Home - The Human Side of Lake Saint-Pierre
Virtual Museum of Canada

The Archipelago

Île Dupas and Berthier

The first European inhabitants of the archipelago settled on Île Dupas in 1699; the colony soon spread to Île aux Castors, Île Madame and Île Saint-Ignace. The population was concentrated on the north-western islands of the archipelago—a trend that persists to the present day.

Red-brick church on Île Dupas, built in 1852
The church on Île Dupas, built in 1852

In the 1940s, people began to leave Île Dupas for Île Saint-Ignace, as it is closer to Sorel, where the job market was booming due to a surge in war-related industries.

Stone rectory on Île Dupas
Rectory on Île Dupas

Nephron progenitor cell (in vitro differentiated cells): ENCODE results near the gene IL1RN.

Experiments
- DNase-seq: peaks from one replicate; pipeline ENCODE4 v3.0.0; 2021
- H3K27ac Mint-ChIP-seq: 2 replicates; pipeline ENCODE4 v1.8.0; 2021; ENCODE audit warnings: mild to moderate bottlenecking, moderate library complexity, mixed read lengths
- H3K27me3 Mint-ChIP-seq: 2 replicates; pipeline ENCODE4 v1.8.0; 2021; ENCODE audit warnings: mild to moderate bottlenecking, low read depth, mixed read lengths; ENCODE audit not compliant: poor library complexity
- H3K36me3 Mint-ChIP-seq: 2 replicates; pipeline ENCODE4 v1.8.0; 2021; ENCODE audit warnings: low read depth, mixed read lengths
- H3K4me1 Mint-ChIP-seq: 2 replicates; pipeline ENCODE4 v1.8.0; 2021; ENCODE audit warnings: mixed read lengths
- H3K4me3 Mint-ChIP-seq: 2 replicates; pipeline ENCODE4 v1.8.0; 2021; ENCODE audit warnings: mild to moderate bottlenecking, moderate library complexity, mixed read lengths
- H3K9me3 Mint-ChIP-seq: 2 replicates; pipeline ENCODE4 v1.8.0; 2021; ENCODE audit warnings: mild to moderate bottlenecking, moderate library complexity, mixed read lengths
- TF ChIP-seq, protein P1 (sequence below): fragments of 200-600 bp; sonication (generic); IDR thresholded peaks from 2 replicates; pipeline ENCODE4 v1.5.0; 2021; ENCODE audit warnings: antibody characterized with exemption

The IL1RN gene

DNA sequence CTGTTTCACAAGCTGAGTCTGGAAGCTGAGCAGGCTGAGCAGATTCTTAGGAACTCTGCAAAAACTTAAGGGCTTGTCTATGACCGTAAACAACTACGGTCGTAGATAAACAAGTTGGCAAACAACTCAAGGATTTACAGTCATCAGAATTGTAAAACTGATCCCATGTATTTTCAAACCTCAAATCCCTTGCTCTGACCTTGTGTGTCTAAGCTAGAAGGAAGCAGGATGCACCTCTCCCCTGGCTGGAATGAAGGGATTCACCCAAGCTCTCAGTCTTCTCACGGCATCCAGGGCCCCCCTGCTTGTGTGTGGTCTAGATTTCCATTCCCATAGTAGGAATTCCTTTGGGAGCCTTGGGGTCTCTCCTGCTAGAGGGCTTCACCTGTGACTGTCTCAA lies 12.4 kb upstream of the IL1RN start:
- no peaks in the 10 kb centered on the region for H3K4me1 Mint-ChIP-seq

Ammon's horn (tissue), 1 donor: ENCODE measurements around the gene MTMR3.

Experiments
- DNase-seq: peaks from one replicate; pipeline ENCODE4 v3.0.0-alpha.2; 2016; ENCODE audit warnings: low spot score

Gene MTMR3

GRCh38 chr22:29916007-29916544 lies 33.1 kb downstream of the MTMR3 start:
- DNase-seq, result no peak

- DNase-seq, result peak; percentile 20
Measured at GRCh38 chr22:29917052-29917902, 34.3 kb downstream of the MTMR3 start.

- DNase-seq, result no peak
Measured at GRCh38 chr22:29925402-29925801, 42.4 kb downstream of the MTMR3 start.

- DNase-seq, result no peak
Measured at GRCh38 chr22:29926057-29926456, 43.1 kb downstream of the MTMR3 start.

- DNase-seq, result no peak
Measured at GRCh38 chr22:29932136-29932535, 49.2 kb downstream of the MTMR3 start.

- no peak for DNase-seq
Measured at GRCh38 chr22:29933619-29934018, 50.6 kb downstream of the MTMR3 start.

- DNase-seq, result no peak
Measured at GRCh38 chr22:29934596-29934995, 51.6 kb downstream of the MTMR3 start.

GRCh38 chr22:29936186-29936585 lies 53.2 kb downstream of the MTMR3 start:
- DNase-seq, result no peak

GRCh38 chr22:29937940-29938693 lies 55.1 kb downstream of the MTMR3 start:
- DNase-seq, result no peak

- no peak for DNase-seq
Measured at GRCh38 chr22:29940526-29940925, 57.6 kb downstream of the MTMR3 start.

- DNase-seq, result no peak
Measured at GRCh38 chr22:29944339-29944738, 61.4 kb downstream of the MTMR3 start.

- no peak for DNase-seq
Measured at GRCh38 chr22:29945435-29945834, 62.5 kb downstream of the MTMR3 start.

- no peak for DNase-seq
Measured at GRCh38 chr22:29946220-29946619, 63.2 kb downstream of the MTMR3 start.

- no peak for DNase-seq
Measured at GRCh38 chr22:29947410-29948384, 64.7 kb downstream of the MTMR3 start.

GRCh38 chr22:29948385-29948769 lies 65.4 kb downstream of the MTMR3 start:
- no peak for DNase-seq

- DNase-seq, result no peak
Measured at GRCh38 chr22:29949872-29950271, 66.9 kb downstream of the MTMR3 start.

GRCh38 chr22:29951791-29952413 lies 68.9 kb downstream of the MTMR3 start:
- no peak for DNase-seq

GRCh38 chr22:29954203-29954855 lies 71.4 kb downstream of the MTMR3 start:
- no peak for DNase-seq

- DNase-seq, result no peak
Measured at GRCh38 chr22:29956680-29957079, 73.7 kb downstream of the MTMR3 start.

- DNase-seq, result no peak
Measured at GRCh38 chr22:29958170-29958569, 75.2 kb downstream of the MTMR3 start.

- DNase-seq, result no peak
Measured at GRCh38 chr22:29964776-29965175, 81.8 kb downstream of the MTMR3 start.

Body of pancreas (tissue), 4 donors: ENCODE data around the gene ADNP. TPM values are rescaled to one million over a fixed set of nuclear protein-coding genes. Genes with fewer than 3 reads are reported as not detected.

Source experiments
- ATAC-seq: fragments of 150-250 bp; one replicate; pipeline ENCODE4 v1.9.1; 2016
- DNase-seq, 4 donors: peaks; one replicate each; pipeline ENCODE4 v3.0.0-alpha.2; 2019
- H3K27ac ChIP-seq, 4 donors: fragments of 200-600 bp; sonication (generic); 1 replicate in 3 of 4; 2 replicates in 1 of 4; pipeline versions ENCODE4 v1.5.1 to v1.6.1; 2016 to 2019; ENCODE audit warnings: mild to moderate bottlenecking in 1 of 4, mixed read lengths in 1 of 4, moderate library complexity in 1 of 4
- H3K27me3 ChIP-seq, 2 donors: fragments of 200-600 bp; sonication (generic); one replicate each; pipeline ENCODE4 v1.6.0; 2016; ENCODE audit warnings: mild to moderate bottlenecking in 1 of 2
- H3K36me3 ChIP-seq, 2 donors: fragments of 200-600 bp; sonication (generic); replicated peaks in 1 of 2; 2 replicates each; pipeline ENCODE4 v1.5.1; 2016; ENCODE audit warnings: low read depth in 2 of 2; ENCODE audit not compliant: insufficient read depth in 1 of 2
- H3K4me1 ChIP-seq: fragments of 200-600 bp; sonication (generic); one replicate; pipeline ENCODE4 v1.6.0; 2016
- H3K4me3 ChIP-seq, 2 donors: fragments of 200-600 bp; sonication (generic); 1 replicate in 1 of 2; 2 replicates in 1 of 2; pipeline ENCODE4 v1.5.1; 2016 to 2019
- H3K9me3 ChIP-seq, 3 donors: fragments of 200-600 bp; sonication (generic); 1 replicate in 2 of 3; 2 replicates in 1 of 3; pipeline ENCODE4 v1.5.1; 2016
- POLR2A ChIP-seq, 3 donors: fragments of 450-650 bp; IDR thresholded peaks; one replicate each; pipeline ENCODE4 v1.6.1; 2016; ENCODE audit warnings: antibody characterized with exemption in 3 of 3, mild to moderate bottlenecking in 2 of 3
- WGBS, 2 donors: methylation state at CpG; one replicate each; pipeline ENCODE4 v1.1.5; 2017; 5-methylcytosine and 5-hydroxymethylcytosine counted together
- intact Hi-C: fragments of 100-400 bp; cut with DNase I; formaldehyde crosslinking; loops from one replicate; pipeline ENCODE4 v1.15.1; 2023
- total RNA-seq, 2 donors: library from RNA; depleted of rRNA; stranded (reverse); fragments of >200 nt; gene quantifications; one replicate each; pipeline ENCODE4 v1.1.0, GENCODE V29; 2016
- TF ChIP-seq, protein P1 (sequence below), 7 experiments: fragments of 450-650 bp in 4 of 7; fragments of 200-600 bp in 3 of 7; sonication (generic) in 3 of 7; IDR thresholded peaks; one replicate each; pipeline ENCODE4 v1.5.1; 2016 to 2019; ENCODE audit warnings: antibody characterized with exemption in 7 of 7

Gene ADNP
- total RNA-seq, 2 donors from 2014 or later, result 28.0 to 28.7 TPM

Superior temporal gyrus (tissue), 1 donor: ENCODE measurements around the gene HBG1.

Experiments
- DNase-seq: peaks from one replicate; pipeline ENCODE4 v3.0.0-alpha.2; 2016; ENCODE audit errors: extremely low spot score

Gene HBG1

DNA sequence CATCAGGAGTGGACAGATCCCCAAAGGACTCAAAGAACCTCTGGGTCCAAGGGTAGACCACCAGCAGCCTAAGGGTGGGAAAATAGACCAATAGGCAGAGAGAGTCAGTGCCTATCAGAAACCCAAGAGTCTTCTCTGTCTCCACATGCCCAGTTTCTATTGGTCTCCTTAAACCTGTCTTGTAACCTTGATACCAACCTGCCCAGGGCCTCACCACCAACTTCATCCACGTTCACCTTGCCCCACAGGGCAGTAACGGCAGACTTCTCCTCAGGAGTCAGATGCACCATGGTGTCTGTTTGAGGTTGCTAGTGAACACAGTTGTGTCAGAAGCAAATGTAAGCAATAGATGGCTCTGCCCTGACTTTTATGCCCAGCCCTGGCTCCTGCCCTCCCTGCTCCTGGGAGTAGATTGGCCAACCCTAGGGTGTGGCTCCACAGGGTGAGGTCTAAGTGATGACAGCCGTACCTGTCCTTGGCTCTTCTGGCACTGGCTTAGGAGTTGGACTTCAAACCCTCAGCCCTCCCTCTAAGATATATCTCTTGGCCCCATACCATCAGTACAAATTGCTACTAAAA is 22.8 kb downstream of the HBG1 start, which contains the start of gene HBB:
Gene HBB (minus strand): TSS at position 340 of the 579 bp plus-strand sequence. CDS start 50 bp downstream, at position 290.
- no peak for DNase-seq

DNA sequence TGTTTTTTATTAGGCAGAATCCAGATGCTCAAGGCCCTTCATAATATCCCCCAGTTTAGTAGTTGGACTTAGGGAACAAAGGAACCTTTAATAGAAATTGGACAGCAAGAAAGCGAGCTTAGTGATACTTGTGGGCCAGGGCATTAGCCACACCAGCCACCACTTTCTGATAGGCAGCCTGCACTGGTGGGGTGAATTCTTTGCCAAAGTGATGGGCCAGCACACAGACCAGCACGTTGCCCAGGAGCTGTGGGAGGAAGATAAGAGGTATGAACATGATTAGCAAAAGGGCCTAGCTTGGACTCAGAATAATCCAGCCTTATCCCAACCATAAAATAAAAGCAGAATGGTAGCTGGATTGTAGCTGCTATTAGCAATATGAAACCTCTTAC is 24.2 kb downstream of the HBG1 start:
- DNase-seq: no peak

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This bridge connects Île Dupas to Île aux Castors, and is one of three bridges built in 1939 to link the islands to the north shore. Before the construction of the bridges, barges would ferry people across Chenal des Épouffètes, Chenal aux Castors and Chenal du Nord.

Bridge between Île Dupas and Île aux Castors at sunset

James Cuthbert acquired the Seigneury of Berthier in 1765. Following the death of his wife, he had this chapel built in her memory. Protestants in the Berthier region used the chapel as a house of worship from 1787 until St. James Anglican Church opened in 1856.

Small white chapel, built in the 18th century

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